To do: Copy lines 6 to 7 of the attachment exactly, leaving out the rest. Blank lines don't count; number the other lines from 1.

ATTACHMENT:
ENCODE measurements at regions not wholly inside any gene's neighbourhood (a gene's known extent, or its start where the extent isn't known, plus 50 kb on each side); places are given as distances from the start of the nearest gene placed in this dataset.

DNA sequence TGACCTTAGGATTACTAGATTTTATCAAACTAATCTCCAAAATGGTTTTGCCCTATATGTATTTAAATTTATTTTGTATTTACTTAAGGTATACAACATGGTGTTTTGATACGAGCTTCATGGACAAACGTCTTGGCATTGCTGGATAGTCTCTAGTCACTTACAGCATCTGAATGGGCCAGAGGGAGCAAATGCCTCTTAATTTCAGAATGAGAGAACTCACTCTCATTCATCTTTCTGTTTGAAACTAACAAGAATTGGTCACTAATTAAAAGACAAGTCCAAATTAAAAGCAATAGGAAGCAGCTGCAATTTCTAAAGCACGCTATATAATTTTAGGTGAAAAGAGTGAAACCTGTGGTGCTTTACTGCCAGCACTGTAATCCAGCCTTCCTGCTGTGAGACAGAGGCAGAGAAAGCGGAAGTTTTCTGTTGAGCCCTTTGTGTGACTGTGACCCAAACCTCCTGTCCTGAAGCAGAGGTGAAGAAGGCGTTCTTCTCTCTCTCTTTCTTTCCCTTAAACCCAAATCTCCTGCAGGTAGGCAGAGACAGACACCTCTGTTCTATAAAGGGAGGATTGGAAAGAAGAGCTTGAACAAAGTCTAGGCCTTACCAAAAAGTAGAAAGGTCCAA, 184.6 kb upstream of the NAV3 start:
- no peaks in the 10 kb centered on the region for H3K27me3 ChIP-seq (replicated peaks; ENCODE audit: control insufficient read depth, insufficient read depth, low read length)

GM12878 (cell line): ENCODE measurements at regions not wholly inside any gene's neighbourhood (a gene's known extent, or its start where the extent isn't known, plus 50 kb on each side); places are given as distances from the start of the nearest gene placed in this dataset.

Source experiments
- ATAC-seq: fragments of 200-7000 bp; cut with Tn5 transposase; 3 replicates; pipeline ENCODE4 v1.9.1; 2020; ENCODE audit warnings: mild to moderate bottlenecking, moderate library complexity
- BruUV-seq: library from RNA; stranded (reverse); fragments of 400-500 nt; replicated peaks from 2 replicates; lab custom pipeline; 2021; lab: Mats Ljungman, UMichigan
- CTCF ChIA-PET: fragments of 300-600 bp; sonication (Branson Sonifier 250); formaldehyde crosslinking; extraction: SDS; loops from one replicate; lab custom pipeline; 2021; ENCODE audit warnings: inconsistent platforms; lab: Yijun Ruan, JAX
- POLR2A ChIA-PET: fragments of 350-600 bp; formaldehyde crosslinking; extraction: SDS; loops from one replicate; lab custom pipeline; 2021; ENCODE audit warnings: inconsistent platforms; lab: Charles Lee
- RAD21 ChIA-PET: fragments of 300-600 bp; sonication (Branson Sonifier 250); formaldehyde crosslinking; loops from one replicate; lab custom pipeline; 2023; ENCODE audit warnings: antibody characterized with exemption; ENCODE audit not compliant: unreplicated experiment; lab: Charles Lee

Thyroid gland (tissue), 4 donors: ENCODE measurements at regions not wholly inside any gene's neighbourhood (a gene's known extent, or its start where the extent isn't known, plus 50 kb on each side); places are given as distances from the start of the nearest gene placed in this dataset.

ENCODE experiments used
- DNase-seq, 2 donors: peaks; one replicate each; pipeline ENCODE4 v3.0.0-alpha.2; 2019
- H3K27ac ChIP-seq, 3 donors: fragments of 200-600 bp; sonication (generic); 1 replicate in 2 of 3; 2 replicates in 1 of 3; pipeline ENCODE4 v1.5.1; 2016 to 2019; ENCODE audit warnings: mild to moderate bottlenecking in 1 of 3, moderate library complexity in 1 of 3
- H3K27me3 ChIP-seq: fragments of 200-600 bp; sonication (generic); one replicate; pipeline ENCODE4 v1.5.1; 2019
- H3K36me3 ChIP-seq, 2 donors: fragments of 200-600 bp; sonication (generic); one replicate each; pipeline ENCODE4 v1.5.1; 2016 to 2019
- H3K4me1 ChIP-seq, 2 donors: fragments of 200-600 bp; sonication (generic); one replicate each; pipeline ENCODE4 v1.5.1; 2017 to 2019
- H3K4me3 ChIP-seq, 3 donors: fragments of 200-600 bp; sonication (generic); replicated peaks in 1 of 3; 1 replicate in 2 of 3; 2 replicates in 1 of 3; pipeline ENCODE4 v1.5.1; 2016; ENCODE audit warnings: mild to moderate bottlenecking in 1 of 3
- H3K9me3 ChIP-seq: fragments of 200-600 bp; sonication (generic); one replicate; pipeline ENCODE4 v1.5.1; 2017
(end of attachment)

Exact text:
- ATAC-seq: fragments of 200-7000 bp; cut with Tn5 transposase; 3 replicates; pipeline ENCODE4 v1.9.1; 2020; ENCODE audit warnings: mild to moderate bottlenecking, moderate library complexity
- BruUV-seq: library from RNA; stranded (reverse); fragments of 400-500 nt; replicated peaks from 2 replicates; lab custom pipeline; 2021; lab: Mats Ljungman, UMichigan